Twenty years on: how the Guggenheim Bilbao came of age

Against the odds, Spain's US-branded museum has drawn more than 20 million visitors since it opened in 1997

A video-mapping animation, projected on the curvaceous metal skin of the Guggenheim Bilbao, marked the museum's 25th anniversary in October Justin Sutcliffe

The conversation that set the course for a Guggenheim museum in Bilbao lasted “no more than half an hour”. So remembers Thomas Krens, the maverick director of New York’s Solomon R. Guggenheim Foundation between 1988 and 2008, who pursued a controversial strategy for global expansion far beyond the Frank Lloyd Wright-designed flagship on New York’s Fifth Avenue.

The Guggenheim Museum Bilbao, which turned 20 last month, is now inseparable from the so-called “Bilbao effect”, the elusive process by which an architecturally flashy cultural project revitalises an ailing post-industrial city. But, as the museum’s longstanding Basque director, Juan Ignacio Vidarte, stresses, the Frank Gehry-designed, titanium-clad behemoth was in fact part of a much wider urban regeneration scheme backed by the municipal, provincial and regional authorities of Bilbao.

Visitor numbers pay off

Disastrous floods in 1983 led to a plan to clean up the city’s polluted river and decaying waterfront, where the museum sits. Public funding was poured into Norman Foster’s metro system (1995) and Santiago Calatrava’s international airport terminal (2000).

“For a cultural project to be transformative, it needs to have a number of ingredients,” Vidarte said at a 20th anniversary press briefing in June. “It needs to be part of a broader plan; it cannot be isolated. There has to be a balance between the ambition and the resources to keep that project moving.”

The statistics certainly attest to an enduring Guggenheim effect in Bilbao. Despite a slight dip in attendance after the 2008 financial crisis, the museum has welcomed more than 20 million visitors—two-thirds of them from abroad—since it opened on 19 October 1997. In a city of around 350,000 people, the original feasibility study calculated that 400,000 visitors a year were needed to justify the initial expense (estimated at $228m by the economist Beatriz Plaza) and ongoing subsidy (currently around €9m a year).

The costs have been repaid many times over. According to annual economic impact studies commissioned by the museum, it had, by the end of last year, contributed €4.3bn to the GDP of the Basque Country and generated €659m in additional tax revenue for the region—which has fiscal autonomy from Spain. The 130-strong collection of post-war and contemporary art, acquired over the years for €110m, was valued at €729m by Christie’s in 2015.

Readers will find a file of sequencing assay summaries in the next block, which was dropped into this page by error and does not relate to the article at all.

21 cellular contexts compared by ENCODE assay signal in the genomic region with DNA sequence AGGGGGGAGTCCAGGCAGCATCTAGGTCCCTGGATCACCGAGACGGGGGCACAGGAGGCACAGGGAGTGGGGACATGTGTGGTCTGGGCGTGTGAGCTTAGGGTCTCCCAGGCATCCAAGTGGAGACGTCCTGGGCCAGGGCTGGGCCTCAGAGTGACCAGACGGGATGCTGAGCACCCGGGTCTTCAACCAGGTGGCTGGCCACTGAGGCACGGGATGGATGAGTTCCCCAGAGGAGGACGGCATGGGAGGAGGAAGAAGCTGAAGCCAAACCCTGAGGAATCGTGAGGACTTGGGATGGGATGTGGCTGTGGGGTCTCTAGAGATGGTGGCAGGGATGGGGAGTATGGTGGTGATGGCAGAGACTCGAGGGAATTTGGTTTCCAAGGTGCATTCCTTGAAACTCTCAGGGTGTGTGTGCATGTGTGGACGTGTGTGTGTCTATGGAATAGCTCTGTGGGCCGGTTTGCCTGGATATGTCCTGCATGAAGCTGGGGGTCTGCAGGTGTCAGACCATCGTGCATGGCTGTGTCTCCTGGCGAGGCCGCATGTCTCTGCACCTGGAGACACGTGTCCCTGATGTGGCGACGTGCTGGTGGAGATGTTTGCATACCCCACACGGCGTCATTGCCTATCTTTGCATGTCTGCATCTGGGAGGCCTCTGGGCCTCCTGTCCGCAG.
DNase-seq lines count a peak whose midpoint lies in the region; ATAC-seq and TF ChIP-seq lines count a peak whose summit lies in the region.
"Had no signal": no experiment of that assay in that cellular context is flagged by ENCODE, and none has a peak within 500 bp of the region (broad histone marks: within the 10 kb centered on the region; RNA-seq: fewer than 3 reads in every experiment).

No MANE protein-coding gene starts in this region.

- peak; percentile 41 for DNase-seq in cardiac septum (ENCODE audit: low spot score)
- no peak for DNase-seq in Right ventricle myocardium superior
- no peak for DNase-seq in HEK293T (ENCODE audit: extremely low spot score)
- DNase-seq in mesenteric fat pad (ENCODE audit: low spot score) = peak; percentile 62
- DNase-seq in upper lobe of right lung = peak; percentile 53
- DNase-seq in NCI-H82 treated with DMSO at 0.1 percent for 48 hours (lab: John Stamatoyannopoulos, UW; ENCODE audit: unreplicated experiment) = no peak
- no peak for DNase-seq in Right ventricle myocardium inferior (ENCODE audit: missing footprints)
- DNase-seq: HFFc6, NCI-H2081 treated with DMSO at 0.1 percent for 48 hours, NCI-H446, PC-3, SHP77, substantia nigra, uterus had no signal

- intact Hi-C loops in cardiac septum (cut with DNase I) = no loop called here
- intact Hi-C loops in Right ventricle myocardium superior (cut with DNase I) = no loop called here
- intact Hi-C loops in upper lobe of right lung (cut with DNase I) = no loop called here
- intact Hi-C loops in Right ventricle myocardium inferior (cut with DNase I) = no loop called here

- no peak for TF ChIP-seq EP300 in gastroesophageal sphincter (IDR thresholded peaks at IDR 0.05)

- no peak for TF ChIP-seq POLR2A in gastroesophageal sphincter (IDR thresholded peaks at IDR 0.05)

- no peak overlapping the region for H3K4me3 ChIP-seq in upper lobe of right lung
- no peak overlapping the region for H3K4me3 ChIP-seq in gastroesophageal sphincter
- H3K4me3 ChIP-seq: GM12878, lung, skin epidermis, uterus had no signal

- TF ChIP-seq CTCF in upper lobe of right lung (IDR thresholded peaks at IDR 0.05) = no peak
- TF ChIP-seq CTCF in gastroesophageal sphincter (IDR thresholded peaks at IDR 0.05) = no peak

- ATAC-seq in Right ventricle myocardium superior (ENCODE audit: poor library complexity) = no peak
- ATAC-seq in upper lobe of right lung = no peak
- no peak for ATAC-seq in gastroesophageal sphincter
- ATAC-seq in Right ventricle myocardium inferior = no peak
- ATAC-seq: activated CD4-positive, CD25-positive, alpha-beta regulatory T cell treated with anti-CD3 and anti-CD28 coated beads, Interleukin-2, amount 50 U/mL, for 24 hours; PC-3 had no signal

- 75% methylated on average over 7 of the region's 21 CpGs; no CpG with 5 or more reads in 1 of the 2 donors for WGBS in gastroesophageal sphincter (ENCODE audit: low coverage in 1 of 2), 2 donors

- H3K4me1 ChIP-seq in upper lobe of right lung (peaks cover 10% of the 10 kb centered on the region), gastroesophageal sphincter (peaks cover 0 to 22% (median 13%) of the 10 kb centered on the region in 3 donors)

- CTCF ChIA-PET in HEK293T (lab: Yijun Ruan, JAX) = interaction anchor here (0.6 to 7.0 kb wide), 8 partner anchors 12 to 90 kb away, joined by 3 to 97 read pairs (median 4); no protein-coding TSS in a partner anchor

How it happened

In the early 1990s, a deal with the Guggenheim was unlikely. At the time of Krens’s first meeting with the Basque government in April 1991, Bilbao was in the grip of a terrorist campaign by the ETA separatist movement and the Guggenheim’s interest in Spain was focused on Madrid. A two-year world tour of masterpieces from its collection—launched while the New York museum was closed for renovation—included a stop at the capital’s Reina Sofia museum. The foundation was still in talks for a proposed branch carved into a mountain near Salzburg and a long-term lease on Venice’s Punta della Dogana (eventually assigned to François Pinault) as a second space after the Peggy Guggenheim Collection.

The daunting terms set by Krens were that “all costs, operating and capital, would have to be borne by the Basque government”, while all responsibility for “aesthetic decisions”, including the architecture, collection and programming, lay with the Guggenheim, he says. “We could not afford to [have] our name and brand diluted any more than Coca-Cola would rent its name for any soft drink to any other manufacturer or bottler.” The Basques faced pressure from the Spanish Socialist party to postpone the project, Krens says, while local opponents criticised the cultural imperialism of a “McGuggenheim” which pocketed a €20m fee upfront.

A more equal footing

Despite these obstacles, a 20-year contract was signed in 1994, with a possible extension of up to 75 years. It was renewed for another two decades in 2014. The museum now pays the New York foundation €1.9m a year (a cheaper arrangement than the previously variable costs, according to El Pais) but has “equal footing” in the partnership. The foundation agreed to provide a six-month loan show drawn from the Guggenheim collection every two years and, in New York, a place on the board of trustees for a Bilbao representative, a curator post dedicated to the Bilbao museum, a programme for young Basque artists and internships for Basque students.

“The [Bilbao] effect is not just to build a building; [it’s] to build an institution that works,” Vidarte said in June. “Despite what’s been said many times, the model has not been the franchise model… Despite the fact that we share the family name, we are a distinct institution.”

• For more on six other global Guggenheim museums that were designed, but never opened, click here